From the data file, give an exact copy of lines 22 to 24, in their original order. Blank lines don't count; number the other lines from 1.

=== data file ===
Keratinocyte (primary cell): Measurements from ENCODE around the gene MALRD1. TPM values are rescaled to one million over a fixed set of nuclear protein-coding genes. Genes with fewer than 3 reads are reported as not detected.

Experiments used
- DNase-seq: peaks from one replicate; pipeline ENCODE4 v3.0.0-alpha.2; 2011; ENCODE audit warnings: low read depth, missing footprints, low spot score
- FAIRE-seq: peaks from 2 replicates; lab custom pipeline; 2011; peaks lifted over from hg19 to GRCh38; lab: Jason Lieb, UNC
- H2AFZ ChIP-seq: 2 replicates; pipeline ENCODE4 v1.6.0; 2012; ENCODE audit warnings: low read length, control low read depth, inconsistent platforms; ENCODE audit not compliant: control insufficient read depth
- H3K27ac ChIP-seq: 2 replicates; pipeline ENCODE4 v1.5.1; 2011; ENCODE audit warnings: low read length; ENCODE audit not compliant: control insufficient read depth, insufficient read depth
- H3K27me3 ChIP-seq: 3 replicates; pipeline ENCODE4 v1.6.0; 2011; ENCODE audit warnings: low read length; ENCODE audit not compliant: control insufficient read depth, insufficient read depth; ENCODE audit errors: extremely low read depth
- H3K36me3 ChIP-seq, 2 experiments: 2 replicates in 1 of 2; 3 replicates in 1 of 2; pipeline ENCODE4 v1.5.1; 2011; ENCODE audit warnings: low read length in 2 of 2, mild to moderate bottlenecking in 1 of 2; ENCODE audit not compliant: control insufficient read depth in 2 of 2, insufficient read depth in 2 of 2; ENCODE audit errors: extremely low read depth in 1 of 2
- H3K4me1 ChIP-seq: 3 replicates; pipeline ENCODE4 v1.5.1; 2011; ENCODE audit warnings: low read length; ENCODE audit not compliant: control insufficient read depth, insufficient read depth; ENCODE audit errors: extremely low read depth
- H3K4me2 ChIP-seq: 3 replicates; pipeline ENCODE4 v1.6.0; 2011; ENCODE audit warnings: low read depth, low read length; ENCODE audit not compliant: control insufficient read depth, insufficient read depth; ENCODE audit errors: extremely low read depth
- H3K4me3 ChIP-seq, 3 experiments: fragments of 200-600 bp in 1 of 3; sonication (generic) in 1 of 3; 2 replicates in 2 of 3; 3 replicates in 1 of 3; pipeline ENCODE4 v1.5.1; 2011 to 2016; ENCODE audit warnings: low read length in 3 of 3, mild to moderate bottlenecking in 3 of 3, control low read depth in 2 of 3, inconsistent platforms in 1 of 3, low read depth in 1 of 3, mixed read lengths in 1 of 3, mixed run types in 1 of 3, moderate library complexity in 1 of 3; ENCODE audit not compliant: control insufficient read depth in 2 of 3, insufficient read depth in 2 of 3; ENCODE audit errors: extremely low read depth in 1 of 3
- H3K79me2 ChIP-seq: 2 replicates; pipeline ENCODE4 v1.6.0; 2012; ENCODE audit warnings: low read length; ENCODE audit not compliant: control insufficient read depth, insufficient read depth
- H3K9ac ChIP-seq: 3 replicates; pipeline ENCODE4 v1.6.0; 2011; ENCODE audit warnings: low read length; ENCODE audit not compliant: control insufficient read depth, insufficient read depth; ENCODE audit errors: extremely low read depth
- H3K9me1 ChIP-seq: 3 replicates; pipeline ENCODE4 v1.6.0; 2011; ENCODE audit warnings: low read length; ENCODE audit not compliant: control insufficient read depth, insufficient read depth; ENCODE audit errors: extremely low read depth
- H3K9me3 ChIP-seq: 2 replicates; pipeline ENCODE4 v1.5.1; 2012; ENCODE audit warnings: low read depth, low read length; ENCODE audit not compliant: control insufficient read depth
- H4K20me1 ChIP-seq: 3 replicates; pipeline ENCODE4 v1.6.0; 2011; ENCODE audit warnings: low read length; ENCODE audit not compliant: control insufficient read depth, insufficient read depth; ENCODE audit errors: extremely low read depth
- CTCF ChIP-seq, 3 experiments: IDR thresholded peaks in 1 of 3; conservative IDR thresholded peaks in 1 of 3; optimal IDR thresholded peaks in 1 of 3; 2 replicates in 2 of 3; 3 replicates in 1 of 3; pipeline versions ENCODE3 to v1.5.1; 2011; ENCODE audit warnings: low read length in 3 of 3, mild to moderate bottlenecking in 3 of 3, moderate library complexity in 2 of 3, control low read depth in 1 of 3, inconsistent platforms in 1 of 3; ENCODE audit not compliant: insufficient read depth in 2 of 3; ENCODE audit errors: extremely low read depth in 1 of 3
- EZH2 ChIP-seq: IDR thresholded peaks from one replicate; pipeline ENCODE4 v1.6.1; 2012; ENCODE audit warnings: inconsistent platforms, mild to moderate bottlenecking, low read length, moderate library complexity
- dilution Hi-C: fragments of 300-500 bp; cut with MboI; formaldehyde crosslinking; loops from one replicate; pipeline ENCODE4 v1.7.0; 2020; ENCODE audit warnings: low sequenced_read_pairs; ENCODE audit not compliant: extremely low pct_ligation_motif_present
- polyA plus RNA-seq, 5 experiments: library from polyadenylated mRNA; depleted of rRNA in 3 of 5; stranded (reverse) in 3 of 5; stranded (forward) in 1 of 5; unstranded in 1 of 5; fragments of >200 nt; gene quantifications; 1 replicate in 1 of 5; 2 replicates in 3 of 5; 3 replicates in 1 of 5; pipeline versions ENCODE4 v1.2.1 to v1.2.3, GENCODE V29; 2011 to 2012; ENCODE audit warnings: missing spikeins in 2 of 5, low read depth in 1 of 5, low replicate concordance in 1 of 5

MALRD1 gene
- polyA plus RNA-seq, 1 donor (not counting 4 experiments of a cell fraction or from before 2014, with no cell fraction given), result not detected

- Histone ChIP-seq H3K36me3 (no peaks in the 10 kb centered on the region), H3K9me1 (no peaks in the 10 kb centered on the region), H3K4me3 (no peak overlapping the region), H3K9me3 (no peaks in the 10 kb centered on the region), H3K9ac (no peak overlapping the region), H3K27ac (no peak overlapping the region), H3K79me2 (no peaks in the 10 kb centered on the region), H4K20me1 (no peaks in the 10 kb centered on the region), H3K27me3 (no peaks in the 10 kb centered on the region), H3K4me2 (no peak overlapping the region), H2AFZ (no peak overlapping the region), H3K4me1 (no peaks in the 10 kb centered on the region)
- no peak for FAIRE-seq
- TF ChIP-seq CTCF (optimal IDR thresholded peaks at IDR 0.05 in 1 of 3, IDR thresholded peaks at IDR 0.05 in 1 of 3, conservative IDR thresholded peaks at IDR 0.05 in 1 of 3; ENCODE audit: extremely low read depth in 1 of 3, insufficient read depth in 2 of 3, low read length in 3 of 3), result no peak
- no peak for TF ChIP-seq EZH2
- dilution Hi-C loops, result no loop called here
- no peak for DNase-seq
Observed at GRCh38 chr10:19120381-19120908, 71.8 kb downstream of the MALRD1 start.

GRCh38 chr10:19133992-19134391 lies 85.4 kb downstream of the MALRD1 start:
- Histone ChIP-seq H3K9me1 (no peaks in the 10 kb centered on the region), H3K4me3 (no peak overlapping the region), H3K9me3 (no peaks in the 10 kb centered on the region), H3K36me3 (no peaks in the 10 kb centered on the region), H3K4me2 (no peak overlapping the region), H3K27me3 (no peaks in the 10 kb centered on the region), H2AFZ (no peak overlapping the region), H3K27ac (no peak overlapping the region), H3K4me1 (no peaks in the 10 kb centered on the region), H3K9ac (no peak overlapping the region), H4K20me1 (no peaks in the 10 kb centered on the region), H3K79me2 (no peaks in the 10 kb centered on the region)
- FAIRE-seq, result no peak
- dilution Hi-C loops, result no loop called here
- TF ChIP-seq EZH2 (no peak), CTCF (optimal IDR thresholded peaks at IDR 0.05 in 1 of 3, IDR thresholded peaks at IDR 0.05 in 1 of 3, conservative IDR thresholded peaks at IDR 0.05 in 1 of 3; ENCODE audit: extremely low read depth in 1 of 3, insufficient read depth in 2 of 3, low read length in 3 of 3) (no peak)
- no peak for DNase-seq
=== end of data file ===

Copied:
- polyA plus RNA-seq, 1 donor (not counting 4 experiments of a cell fraction or from before 2014, with no cell fraction given), result not detected

- Histone ChIP-seq H3K36me3 (no peaks in the 10 kb centered on the region), H3K9me1 (no peaks in the 10 kb centered on the region), H3K4me3 (no peak overlapping the region), H3K9me3 (no peaks in the 10 kb centered on the region), H3K9ac (no peak overlapping the region), H3K27ac (no peak overlapping the region), H3K79me2 (no peaks in the 10 kb centered on the region), H4K20me1 (no peaks in the 10 kb centered on the region), H3K27me3 (no peaks in the 10 kb centered on the region), H3K4me2 (no peak overlapping the region), H2AFZ (no peak overlapping the region), H3K4me1 (no peaks in the 10 kb centered on the region)
- no peak for FAIRE-seq